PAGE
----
When you say the end-user, we’re not just talking about the customers. We’re talking about your employees, team and potential partners. Everyone is going to see it.

There is no pressure but everybody is going to see that. Once you see it, you can’t unsee it. This isn’t something that I have to review with people every single time. Once they see it, they will start looking for it. Once they start looking for it, it becomes very evident and then that changes their entire philosophy and strategy to go-to-market.

You must get pushbacks. What is the number one objection? There’s always got to be some eel in the organization, right?

Another reason that I called the book what I did is that it’s always, “That sounds expensive. That is the number one.” I’m like, “I bet it does. I bet that sounds horribly expensive. Do you know what else is expensive? Going out of business,” which they won’t necessarily. The other thing that I get is that, “We have got a DEI team and HR team. We’re on the West Coast and we all have it figured out. There is no problem.”

I’m like, “It’s never figured out. I don’t have it figured out.” Nobody has it figured out because it’s constantly changing and we’re dealing with humans. Humans are notoriously messy. If you take your thumb off the policy, you have lost it. Everybody likes change until it impacts them. The people who get it and the companies who say, “I don’t know what else to do here, let’s partner and develop something cool.” They see the change and value. That’s where people tend to go.

If you take your thumb off the policy, you have lost it. Everybody likes change until it impacts them. Click To Tweet

I wrote an article about why DE&I is good for publishing and I got a little pushback from some of my subscribers. I don’t even know if you ended up talking to people at this level. There was like, “They should start their own publishing company if they want to publish more of their books.” What would you say to that? I’m going to measure it in my mind about what I said without necessarily adding glitter.

If I was standing in a coffee shop and that occurred spontaneously, it would be a very different response to what you’re going to get now. That’s the thing too because you don’t gain any ground by telling somebody that everything they fundamentally believe is wrong. They don’t like that. It’s always a balance because my go-to is educating but it’s also coming from a place of curiosity. Oftentimes, if it’s a situation where I can ask them to talk more about it, it gets the process started because it’s an automatic response to dig in your heels and say, “I’m right.” Once you make it more conversational and they can talk about what it is they feel and why they feel that way then that opens up the door to say, “What is the core value of the organization? If it’s a publishing house, what are our core values? Amplifying new voices. Here’s how that ties in.” It’s making it more of a logical connection rather than an emotionally charged argument where a table gets flipped over or something like that.

What I find challenging is it’s not even necessarily talking to people in the publishing industry. It’s more of the people on the sidelines who have an opinion. It might be like, “They are not involved.” On the other hand, I feel like if there’s this pervasive attitude about efforts around diversity and inclusion that is either stated or unstated but definitely exists, how do we cope with that in this increasingly polarized society that we have? This is a sore point generally in our society. Give us a little bit more insight into that because I feel like that’s something that any of us are likely to encounter on any day of the week.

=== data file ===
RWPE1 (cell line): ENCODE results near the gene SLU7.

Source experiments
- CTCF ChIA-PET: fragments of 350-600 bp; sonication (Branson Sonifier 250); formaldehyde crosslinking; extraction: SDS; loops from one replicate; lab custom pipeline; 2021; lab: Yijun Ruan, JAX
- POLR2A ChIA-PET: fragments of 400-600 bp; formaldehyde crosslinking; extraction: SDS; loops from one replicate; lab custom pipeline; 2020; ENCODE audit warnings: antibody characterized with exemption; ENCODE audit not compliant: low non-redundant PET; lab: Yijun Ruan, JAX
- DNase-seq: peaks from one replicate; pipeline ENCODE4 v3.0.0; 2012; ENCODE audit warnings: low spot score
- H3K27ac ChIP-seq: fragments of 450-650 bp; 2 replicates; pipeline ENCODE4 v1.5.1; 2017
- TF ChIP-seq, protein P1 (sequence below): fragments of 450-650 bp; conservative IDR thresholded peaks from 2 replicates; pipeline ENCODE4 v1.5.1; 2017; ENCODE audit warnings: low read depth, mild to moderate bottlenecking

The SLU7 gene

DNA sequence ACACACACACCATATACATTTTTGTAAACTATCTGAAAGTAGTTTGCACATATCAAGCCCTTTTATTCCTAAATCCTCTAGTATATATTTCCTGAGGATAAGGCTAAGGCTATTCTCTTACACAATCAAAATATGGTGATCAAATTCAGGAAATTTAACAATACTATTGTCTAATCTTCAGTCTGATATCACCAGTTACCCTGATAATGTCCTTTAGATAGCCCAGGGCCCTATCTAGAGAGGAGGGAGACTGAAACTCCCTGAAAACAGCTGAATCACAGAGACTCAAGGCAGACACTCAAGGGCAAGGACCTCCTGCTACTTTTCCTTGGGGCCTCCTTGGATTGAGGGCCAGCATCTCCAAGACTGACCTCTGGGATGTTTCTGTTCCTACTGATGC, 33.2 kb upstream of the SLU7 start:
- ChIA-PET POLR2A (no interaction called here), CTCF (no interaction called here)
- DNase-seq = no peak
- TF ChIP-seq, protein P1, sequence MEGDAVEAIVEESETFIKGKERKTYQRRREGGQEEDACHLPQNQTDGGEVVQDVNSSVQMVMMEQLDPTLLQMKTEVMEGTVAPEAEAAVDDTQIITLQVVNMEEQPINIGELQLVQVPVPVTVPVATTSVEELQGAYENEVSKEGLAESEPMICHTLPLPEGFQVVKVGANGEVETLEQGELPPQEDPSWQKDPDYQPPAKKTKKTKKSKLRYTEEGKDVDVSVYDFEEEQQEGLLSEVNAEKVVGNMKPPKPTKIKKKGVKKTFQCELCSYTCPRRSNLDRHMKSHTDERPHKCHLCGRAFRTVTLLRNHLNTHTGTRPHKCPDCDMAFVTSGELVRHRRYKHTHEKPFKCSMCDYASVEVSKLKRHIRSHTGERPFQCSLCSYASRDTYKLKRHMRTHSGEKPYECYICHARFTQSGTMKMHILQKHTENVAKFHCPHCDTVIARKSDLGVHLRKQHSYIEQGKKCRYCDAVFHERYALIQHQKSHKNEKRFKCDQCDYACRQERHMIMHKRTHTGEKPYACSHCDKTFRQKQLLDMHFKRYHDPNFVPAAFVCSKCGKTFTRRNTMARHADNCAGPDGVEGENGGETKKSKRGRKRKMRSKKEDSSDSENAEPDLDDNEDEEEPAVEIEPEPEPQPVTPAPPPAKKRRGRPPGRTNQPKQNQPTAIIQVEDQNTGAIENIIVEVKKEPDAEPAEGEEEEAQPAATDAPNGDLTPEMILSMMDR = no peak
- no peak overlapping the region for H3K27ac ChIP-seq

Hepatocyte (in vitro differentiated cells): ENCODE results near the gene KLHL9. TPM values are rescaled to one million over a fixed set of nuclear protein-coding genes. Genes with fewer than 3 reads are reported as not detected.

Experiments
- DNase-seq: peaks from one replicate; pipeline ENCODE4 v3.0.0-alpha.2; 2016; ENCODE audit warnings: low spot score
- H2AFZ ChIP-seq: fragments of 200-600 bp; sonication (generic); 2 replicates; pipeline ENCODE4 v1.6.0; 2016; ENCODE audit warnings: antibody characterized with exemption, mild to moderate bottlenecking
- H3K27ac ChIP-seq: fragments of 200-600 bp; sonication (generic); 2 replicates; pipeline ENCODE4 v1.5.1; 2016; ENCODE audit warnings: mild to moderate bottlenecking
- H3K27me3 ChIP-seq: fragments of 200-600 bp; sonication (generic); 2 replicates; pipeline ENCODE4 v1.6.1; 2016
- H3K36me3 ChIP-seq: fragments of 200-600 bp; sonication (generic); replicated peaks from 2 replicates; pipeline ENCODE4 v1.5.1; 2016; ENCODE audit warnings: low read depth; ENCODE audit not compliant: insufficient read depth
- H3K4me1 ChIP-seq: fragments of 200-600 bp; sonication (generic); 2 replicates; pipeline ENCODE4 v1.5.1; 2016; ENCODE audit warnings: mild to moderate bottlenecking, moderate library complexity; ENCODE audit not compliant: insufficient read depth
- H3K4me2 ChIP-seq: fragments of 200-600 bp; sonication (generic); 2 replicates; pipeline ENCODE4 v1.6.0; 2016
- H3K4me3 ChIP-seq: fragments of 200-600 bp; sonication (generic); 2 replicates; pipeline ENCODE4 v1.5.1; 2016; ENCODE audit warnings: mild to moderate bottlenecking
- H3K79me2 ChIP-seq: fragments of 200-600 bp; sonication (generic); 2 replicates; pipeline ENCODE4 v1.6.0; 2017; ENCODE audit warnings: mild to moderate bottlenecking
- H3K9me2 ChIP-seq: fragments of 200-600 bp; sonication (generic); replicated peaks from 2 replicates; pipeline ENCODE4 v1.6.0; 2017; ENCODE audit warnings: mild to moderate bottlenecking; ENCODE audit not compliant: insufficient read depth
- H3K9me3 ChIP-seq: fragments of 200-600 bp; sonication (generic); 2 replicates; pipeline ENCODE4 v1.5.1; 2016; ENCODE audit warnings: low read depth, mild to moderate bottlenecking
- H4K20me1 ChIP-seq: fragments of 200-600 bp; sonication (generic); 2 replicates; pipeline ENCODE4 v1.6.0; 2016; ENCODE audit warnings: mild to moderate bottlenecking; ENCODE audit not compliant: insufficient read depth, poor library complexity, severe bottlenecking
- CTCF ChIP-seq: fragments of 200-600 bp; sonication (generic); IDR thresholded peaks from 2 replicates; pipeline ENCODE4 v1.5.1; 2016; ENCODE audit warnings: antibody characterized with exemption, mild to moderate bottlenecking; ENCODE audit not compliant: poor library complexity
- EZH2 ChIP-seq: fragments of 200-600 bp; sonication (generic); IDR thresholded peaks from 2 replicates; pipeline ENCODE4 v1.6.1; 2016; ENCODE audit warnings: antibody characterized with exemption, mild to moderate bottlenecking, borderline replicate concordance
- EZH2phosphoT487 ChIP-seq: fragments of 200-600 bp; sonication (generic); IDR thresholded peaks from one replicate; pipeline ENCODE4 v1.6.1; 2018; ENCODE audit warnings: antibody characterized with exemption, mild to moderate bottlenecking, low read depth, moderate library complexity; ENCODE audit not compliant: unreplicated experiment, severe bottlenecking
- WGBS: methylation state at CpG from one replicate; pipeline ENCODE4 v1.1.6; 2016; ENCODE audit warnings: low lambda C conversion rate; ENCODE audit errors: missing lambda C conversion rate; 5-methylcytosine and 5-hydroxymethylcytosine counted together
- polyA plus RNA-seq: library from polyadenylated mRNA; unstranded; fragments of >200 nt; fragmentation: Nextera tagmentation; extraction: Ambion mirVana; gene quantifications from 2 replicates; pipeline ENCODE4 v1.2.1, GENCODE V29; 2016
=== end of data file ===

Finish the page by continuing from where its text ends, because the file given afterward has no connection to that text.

I always look at it like it’s a spectrum. On one end, we have the people who are advocates, champions and accidental diversity experts. They are 100% onboard. They are ready, educating and doing the work. I can geek out with those individuals all day long but that’s not going to get us any change. On the other end of that spectrum, there are people who are resistant either resistant to change or I&D for myriad reasons. They are unable to take in new information.

There’s a huge amount of people in the middle. Those ones in the middle, if we can create a place where people can express a different opinion and way of thinking, not to the point that it’s toxic and damaging. We all know those individuals. It’s not at that level but in an open discourse so I can have a conversation. I had an epiphany one time when I was at a coffee shop. I was talking to somebody that we had bonded over coffee. Our mutual love of coffee told a stranger.

All of a sudden, we were on completely different sides of every possible measurable aspect except coffee. He started getting a little tense and I realized I was like, “This person is experiencing me saying, how on Earth can you believe that?” I was looking back at them saying, “How on Earth could you believe that? It’s so obvious.” At that moment, I realized, “It’s everything we have ever been told since we were brought home from the hospital that shapes our understanding of what the truth is.” Once you connect in a human way and peel that back, it opens up the doors to more conversations.